Kudos to the Gates Foundation, seriously: after spending $775m on the Intensive Partnerships for Effective Teaching, a Big Data initiative to improve education for poor and disadvantaged students, they hired outside auditors to evaluate the program's effectiveness, and published that report, even though it shows that the approach did no good on balance and arguably caused real harms to teachers and students.
Cathy "Weapons of Math Destruction" O'Neil has given the report a close reading, and she found that the problems with the approach were pretty predictable: asking principals to rate teachers produces pretty uniform and meaningless five-star results, while the "value add" algorithms that are supposed to figure out how much of a student's performance is attributable to a teacher are basically random number generators.
The result was a hugely stressful (and sometimes career-destroying) exercise in which teachers and students were human guinea pigs in an experiment that could have been evaluated more cheaply and quickly in smaller laboratory tests before it was unleashed on whole populations.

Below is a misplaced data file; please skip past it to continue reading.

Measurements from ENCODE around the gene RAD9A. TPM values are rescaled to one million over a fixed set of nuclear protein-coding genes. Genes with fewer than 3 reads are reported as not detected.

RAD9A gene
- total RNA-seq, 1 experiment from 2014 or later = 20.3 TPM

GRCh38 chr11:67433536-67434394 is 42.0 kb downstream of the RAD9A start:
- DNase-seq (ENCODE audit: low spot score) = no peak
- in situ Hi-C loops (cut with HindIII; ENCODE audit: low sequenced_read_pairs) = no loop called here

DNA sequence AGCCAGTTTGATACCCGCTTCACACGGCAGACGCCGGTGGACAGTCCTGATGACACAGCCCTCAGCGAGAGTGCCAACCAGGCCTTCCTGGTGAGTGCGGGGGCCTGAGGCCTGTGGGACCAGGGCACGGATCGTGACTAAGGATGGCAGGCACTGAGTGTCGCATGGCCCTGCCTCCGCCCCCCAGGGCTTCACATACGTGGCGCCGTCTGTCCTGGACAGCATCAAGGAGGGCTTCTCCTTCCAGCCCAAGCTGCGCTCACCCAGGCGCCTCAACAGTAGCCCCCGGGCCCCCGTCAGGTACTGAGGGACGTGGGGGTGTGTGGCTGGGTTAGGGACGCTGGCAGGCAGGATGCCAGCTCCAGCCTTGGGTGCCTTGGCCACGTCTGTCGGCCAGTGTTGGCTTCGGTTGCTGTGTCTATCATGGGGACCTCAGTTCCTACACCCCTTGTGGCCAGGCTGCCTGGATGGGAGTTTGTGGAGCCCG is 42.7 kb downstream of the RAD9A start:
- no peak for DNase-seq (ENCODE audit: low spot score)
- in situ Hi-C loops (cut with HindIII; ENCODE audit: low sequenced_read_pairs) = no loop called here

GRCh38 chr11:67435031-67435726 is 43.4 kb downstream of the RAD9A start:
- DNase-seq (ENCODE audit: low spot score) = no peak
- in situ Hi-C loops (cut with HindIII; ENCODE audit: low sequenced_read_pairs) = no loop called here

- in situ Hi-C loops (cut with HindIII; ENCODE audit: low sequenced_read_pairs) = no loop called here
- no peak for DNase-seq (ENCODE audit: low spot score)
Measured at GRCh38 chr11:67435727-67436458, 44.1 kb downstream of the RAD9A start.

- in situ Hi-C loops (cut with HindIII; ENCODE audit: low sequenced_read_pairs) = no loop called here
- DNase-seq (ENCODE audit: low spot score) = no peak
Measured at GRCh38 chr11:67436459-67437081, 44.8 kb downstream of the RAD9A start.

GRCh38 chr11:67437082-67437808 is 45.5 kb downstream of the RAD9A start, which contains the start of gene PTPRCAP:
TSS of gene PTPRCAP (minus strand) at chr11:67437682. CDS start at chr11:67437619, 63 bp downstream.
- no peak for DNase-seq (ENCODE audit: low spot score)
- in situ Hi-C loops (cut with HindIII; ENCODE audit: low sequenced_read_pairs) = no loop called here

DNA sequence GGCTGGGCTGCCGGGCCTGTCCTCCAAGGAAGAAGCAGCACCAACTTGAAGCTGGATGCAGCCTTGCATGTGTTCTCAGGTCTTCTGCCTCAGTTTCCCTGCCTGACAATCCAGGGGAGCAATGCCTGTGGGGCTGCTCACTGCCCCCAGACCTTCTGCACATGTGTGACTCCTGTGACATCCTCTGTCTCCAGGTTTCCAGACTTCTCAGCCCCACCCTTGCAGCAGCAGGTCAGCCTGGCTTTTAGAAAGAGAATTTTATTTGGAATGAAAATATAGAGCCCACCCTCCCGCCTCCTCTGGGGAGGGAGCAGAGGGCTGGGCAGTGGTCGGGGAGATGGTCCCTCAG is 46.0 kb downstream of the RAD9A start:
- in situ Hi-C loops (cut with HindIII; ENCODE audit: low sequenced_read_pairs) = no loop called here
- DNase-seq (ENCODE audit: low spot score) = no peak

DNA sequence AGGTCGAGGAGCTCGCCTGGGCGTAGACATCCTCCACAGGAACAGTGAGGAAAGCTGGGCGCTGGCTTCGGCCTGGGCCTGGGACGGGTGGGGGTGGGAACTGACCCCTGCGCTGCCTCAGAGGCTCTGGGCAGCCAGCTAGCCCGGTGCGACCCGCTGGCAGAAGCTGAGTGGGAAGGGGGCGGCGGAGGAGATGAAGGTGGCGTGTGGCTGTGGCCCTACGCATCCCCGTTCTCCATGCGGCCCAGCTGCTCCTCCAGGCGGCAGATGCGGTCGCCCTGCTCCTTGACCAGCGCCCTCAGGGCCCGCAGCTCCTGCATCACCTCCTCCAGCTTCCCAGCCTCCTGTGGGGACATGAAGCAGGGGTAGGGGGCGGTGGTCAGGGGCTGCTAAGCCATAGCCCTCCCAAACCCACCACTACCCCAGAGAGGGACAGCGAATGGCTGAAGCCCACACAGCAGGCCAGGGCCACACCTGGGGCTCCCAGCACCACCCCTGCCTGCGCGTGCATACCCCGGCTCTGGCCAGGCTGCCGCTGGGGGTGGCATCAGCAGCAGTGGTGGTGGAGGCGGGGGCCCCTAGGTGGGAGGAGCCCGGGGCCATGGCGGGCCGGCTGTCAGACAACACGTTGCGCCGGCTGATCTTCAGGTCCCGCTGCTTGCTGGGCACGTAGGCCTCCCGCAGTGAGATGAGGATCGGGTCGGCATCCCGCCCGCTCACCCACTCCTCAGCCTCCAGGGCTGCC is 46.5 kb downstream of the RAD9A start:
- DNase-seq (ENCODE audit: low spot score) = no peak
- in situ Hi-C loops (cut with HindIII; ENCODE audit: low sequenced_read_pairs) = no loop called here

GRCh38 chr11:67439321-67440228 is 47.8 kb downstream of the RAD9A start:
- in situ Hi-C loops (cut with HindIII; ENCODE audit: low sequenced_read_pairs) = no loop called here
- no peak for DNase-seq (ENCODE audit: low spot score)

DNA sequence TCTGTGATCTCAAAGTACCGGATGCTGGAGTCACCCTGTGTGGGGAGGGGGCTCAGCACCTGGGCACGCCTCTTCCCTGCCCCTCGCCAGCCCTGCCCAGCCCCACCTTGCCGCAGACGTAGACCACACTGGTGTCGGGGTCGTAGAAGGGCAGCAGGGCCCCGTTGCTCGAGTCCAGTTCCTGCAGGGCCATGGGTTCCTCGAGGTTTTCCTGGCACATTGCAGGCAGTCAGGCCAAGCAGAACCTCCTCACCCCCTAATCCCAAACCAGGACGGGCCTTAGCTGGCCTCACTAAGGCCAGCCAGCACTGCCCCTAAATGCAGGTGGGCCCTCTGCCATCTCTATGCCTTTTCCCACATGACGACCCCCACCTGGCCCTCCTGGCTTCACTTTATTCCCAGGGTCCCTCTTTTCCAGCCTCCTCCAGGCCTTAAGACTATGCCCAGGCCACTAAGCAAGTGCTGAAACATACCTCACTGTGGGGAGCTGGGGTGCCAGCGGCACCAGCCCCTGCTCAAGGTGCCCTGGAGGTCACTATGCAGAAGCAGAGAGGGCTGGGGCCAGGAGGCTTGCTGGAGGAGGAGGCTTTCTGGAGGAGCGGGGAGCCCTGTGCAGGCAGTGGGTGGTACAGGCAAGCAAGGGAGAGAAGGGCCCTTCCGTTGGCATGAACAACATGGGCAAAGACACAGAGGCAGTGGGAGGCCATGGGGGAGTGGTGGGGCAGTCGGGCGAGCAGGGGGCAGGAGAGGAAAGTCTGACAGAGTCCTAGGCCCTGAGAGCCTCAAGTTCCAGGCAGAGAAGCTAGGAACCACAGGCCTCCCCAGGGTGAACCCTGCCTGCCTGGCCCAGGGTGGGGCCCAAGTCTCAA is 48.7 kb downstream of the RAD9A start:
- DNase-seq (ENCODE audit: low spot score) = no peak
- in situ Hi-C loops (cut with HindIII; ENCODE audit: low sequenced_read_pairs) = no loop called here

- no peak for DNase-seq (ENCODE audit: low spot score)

Considering the program’s failures — and all the time and money wasted, and the suffering visited upon hard-working educators — the report’s recommendations are surprisingly weak. It even allows for the possibility that trying again or for longer might produce a better result, as if there were no cost to subjecting real, live people to years of experimentation with potentially adverse consequences. So I’ll compensate for the omission by offering some recommendations of my own.
1. Value-added models (and the related “student growth percentile” models) are statistically weak and should not be used for high-stakes decisions such the promotion or firing of teachers.
2. Keeping assessment formulas secret is an awful idea, because it prevents experts from seeing their flaws before they do damage.
3. Parent surveys are biased and should not be used for high-stakes decisions.
4. Principal observations can help teachers get better, but can’t identify bad ones. They shouldn’t be used for high-stakes decisions.
5. Big data simply isn’t capable yet of providing a “scientific audit” of the teaching profession. It might never be.
Here's How Not to Improve Public Schools [Cathy O'Neil/Bloomberg]